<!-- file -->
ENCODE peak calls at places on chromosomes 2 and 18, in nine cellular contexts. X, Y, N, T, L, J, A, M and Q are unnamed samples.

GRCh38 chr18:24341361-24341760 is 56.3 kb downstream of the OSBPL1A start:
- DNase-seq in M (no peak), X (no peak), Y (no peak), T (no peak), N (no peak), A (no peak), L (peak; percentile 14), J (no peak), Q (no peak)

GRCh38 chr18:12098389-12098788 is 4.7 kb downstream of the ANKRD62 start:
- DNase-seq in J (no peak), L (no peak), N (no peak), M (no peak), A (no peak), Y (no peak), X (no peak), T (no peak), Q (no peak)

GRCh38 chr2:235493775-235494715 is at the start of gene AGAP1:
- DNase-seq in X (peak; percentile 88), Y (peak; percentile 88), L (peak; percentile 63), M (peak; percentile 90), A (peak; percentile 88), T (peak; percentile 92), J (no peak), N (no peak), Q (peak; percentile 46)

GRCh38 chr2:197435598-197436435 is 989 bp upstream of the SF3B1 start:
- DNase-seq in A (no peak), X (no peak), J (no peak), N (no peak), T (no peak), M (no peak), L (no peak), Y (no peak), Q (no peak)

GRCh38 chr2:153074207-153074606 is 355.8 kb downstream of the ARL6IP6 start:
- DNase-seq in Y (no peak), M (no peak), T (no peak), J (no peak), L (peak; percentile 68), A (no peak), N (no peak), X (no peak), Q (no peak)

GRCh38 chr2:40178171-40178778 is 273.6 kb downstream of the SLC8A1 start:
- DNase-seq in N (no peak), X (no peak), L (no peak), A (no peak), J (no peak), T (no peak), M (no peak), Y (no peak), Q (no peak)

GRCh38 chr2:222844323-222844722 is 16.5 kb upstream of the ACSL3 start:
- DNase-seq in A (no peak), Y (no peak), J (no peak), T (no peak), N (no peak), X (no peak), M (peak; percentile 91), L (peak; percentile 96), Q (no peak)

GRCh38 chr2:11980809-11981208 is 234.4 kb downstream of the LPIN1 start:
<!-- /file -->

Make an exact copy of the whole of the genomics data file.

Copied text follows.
ENCODE peak calls at places on chromosomes 2 and 18, in nine cellular contexts. X, Y, N, T, L, J, A, M and Q are unnamed samples.

GRCh38 chr18:24341361-24341760 is 56.3 kb downstream of the OSBPL1A start:
- DNase-seq in M (no peak), X (no peak), Y (no peak), T (no peak), N (no peak), A (no peak), L (peak; percentile 14), J (no peak), Q (no peak)

GRCh38 chr18:12098389-12098788 is 4.7 kb downstream of the ANKRD62 start:
- DNase-seq in J (no peak), L (no peak), N (no peak), M (no peak), A (no peak), Y (no peak), X (no peak), T (no peak), Q (no peak)

GRCh38 chr2:235493775-235494715 is at the start of gene AGAP1:
- DNase-seq in X (peak; percentile 88), Y (peak; percentile 88), L (peak; percentile 63), M (peak; percentile 90), A (peak; percentile 88), T (peak; percentile 92), J (no peak), N (no peak), Q (peak; percentile 46)

GRCh38 chr2:197435598-197436435 is 989 bp upstream of the SF3B1 start:
- DNase-seq in A (no peak), X (no peak), J (no peak), N (no peak), T (no peak), M (no peak), L (no peak), Y (no peak), Q (no peak)

GRCh38 chr2:153074207-153074606 is 355.8 kb downstream of the ARL6IP6 start:
- DNase-seq in Y (no peak), M (no peak), T (no peak), J (no peak), L (peak; percentile 68), A (no peak), N (no peak), X (no peak), Q (no peak)

GRCh38 chr2:40178171-40178778 is 273.6 kb downstream of the SLC8A1 start:
- DNase-seq in N (no peak), X (no peak), L (no peak), A (no peak), J (no peak), T (no peak), M (no peak), Y (no peak), Q (no peak)

GRCh38 chr2:222844323-222844722 is 16.5 kb upstream of the ACSL3 start:
- DNase-seq in A (no peak), Y (no peak), J (no peak), T (no peak), N (no peak), X (no peak), M (peak; percentile 91), L (peak; percentile 96), Q (no peak)

GRCh38 chr2:11980809-11981208 is 234.4 kb downstream of the LPIN1 start: